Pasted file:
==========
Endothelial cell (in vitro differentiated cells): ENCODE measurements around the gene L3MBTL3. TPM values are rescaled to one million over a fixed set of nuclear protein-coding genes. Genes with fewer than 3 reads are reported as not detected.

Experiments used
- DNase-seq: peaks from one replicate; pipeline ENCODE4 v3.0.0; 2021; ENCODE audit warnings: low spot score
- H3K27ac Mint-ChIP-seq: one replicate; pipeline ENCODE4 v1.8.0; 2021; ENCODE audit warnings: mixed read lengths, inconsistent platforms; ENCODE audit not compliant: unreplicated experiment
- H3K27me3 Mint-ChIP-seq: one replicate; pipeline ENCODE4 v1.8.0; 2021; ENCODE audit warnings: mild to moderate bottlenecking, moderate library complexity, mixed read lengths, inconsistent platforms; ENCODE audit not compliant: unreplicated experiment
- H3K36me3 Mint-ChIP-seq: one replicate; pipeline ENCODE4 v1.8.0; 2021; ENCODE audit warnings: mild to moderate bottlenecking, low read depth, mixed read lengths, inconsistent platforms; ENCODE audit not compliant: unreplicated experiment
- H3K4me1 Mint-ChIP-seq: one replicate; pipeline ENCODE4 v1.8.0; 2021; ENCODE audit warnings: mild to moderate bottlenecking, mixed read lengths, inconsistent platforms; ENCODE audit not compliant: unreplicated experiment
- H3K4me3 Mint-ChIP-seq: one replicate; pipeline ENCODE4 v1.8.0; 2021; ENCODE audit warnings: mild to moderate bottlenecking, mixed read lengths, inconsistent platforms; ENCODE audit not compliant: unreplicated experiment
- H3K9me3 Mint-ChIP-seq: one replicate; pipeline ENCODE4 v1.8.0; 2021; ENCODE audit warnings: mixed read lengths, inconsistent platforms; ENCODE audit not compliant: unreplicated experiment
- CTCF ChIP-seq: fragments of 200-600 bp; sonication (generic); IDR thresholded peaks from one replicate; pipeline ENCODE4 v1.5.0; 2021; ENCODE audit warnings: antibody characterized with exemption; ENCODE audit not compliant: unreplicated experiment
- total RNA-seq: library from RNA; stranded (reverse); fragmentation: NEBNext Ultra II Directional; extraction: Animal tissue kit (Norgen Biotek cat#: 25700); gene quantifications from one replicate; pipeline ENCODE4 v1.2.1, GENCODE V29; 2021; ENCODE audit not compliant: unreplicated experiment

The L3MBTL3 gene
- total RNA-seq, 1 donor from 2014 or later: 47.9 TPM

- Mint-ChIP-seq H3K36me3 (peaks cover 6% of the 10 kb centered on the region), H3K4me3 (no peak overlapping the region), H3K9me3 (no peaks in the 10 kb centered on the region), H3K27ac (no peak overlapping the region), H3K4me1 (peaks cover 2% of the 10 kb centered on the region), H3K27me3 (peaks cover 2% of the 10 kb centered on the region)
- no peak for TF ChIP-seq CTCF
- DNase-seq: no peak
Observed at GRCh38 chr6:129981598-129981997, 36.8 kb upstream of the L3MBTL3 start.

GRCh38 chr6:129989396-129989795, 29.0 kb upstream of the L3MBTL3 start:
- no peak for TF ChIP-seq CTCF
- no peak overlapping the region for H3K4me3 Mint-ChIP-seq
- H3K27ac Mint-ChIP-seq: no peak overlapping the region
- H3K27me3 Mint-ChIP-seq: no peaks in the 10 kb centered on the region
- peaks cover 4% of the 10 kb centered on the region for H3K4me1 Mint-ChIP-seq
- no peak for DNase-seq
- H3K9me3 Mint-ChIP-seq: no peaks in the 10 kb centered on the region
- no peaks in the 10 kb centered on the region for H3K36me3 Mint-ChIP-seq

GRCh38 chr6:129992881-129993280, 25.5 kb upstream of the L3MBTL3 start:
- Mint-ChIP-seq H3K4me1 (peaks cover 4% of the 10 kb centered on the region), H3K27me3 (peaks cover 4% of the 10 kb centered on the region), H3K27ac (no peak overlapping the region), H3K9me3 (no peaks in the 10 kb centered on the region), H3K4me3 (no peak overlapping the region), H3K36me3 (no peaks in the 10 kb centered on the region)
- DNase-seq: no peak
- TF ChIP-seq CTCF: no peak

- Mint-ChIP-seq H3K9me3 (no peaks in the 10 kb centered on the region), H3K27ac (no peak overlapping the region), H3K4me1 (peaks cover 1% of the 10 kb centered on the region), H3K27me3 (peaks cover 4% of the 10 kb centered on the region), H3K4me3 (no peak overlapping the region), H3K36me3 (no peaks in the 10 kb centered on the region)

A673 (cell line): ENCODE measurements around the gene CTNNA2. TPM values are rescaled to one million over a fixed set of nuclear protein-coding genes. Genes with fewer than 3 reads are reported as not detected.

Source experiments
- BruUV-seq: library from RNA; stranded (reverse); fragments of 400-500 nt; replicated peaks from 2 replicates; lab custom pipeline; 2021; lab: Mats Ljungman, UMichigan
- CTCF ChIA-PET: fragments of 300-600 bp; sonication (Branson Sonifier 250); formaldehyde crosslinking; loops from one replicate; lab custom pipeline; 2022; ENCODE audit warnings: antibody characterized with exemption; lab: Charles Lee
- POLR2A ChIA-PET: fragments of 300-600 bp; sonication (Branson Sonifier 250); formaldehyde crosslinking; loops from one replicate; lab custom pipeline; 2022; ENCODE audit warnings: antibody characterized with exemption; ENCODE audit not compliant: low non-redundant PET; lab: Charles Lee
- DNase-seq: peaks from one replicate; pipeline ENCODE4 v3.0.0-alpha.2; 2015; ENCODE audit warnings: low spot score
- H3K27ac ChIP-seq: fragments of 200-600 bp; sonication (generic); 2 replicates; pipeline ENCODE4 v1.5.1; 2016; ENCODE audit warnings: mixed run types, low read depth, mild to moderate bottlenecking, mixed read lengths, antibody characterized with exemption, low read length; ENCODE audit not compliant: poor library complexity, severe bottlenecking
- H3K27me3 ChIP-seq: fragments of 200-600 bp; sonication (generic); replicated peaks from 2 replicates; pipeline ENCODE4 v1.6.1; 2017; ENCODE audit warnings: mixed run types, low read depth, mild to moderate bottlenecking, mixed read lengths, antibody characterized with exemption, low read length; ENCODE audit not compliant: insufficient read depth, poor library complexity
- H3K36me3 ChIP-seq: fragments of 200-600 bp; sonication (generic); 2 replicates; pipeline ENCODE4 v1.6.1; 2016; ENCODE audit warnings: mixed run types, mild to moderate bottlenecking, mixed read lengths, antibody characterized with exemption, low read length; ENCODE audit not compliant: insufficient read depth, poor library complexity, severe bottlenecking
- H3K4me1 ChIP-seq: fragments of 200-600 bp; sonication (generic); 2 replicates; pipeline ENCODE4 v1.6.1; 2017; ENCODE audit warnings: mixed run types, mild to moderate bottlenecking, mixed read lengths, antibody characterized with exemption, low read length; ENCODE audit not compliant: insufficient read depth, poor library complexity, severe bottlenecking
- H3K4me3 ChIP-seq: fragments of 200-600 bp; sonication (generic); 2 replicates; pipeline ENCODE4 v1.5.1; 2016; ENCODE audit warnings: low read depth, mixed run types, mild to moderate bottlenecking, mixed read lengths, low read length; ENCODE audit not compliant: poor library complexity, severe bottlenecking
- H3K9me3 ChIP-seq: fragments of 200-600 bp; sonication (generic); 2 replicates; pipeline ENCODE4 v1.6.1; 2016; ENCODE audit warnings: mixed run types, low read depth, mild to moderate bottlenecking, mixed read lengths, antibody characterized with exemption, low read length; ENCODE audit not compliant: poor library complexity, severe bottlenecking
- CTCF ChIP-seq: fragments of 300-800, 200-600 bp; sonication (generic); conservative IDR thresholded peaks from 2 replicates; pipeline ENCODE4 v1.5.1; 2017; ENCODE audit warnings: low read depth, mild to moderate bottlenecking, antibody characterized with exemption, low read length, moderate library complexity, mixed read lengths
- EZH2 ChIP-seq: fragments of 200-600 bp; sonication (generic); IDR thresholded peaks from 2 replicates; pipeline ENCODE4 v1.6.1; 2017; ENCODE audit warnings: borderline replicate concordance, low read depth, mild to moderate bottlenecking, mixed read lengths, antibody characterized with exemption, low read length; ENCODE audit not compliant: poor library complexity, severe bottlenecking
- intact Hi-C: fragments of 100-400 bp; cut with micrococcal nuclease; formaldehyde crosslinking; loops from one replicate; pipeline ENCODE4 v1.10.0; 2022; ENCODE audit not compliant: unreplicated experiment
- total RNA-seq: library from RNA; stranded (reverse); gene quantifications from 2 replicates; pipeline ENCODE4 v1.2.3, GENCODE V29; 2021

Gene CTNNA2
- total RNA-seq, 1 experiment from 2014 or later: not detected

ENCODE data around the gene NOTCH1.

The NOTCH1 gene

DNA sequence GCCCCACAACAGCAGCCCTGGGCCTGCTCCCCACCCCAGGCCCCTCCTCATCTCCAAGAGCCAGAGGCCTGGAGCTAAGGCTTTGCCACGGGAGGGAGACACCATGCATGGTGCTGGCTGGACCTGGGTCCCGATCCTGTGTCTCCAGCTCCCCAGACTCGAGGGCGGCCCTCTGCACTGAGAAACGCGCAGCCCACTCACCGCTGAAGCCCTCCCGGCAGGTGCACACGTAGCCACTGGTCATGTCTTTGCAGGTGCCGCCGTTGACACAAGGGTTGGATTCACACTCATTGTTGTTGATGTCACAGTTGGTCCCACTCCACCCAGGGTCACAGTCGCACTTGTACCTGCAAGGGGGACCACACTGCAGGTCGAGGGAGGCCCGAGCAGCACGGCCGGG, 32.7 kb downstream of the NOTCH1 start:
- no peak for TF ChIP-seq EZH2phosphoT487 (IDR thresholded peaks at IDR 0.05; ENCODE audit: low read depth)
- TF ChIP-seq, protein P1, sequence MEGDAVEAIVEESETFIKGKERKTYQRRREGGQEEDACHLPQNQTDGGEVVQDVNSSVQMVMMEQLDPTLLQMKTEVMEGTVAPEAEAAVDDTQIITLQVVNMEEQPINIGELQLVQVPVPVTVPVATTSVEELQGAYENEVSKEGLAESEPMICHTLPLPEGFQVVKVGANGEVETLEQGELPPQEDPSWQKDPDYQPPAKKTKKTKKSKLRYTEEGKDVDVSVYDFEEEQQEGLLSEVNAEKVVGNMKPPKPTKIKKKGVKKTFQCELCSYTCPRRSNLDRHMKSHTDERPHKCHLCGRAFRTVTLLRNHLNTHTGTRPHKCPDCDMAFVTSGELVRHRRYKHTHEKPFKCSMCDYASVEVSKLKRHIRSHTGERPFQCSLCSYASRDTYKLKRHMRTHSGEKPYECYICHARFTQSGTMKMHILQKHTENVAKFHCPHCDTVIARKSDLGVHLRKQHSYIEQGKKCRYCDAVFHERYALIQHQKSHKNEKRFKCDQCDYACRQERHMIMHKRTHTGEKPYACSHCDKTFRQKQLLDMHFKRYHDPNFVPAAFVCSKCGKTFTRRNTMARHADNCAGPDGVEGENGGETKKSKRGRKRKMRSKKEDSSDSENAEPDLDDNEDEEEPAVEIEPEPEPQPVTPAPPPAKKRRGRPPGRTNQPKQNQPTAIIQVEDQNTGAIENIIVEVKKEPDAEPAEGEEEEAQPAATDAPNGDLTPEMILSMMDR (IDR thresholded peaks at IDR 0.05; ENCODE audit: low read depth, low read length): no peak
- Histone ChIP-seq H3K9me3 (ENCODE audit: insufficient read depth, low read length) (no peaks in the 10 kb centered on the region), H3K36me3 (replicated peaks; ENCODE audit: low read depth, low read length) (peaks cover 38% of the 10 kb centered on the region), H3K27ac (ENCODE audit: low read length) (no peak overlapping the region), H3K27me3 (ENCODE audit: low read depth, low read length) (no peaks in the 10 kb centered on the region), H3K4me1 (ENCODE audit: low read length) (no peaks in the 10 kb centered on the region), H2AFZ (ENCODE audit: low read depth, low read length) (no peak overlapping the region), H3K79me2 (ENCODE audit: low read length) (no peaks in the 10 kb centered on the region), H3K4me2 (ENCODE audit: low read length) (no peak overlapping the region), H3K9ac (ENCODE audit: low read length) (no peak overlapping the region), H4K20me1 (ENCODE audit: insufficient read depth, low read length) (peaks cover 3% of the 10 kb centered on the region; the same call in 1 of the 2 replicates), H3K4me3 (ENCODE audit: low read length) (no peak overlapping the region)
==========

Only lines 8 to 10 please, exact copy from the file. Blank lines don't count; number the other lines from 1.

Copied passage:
- H3K4me3 Mint-ChIP-seq: one replicate; pipeline ENCODE4 v1.8.0; 2021; ENCODE audit warnings: mild to moderate bottlenecking, mixed read lengths, inconsistent platforms; ENCODE audit not compliant: unreplicated experiment
- H3K9me3 Mint-ChIP-seq: one replicate; pipeline ENCODE4 v1.8.0; 2021; ENCODE audit warnings: mixed read lengths, inconsistent platforms; ENCODE audit not compliant: unreplicated experiment
- CTCF ChIP-seq: fragments of 200-600 bp; sonication (generic); IDR thresholded peaks from one replicate; pipeline ENCODE4 v1.5.0; 2021; ENCODE audit warnings: antibody characterized with exemption; ENCODE audit not compliant: unreplicated experiment